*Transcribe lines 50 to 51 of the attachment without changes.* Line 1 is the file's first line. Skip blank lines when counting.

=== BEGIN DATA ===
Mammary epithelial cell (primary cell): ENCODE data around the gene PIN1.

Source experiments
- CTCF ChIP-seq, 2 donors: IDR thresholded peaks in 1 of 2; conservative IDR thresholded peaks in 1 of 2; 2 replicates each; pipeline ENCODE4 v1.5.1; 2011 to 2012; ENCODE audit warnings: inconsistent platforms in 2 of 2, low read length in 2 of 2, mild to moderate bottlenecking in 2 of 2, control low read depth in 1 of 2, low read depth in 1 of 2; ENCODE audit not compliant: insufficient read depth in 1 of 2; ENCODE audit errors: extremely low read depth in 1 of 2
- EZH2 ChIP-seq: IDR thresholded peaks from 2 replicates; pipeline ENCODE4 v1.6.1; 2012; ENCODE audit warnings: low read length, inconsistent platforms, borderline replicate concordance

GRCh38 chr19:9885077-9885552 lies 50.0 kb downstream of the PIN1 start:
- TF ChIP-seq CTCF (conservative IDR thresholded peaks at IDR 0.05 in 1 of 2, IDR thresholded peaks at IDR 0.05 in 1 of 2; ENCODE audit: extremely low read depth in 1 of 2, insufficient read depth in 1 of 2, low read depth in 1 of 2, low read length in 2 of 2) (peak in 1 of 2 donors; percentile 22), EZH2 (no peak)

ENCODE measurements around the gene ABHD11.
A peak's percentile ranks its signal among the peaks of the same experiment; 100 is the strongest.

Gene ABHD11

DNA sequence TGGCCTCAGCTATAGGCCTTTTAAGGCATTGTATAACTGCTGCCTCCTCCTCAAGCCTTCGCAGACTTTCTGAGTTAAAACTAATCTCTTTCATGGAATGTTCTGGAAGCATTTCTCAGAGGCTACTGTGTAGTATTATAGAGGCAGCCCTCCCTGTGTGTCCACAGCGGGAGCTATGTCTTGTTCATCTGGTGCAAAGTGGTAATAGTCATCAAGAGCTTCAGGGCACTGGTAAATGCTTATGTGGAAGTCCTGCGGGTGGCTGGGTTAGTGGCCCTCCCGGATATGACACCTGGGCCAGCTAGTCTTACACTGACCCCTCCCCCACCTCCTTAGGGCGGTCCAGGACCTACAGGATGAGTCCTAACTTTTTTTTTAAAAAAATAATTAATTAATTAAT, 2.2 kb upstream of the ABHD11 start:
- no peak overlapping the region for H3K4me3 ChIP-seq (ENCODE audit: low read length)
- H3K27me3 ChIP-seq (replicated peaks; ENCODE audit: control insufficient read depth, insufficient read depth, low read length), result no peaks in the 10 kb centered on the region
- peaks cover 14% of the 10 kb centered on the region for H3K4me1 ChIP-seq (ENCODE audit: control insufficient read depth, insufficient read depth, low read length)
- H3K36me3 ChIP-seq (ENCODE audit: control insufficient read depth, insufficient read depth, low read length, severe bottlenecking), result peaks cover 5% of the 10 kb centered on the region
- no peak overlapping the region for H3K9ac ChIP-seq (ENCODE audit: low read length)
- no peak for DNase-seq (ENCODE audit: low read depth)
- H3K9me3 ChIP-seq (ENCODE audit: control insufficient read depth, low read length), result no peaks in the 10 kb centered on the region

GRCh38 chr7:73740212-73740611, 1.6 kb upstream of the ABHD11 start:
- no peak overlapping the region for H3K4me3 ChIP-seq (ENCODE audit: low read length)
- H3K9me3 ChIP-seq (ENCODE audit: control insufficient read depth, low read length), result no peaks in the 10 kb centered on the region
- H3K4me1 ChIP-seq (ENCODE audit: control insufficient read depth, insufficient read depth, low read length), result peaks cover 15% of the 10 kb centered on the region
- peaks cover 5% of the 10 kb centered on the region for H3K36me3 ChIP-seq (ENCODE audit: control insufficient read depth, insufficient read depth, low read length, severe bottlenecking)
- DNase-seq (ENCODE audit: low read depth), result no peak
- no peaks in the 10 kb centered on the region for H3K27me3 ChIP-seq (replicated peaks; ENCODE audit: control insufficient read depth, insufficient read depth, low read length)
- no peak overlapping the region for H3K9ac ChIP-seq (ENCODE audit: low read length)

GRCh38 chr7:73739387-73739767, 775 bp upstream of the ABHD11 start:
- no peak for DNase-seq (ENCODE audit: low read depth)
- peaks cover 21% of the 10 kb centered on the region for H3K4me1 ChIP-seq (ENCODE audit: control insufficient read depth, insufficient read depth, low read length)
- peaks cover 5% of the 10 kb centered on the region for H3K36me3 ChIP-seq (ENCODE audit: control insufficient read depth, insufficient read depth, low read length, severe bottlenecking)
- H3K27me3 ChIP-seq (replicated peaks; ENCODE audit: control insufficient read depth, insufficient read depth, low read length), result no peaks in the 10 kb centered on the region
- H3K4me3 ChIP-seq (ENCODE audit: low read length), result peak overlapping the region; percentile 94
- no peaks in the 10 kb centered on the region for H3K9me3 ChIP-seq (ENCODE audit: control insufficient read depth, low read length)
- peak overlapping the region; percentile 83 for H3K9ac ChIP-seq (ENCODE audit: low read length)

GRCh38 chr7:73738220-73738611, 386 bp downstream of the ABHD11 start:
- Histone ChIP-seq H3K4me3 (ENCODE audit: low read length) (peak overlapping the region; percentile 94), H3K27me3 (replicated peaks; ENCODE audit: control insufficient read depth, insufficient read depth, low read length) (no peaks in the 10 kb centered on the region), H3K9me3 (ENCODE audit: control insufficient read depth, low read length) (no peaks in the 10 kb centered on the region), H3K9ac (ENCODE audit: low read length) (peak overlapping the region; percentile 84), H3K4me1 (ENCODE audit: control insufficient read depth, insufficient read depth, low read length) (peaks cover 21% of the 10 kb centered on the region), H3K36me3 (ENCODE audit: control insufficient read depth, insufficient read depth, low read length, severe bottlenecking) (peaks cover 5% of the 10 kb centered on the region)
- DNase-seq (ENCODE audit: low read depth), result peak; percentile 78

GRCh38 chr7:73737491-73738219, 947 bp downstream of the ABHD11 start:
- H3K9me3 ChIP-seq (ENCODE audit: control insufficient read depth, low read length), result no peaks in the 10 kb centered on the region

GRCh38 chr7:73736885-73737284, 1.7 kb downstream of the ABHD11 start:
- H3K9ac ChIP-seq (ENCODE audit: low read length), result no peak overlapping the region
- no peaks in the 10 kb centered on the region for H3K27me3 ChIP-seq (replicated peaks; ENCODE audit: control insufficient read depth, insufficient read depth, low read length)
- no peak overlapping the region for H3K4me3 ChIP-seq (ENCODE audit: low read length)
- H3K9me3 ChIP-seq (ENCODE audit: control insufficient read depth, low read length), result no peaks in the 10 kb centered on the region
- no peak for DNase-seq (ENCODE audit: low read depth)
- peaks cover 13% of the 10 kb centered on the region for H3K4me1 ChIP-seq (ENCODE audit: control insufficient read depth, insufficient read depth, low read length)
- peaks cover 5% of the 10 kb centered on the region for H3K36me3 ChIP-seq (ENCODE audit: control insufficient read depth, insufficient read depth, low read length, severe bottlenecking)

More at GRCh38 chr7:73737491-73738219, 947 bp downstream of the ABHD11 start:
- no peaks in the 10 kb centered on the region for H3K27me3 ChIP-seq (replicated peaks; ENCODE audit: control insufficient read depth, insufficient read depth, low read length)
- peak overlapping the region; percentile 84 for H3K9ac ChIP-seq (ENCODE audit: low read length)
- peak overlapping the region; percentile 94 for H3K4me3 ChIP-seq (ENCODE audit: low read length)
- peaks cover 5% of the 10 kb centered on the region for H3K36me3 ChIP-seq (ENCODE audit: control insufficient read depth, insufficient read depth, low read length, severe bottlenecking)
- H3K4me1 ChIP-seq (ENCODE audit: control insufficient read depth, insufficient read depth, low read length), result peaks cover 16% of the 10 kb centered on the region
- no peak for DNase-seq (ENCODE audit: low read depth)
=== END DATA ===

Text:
- peak overlapping the region; percentile 94 for H3K4me3 ChIP-seq (ENCODE audit: low read length)
- peaks cover 5% of the 10 kb centered on the region for H3K36me3 ChIP-seq (ENCODE audit: control insufficient read depth, insufficient read depth, low read length, severe bottlenecking)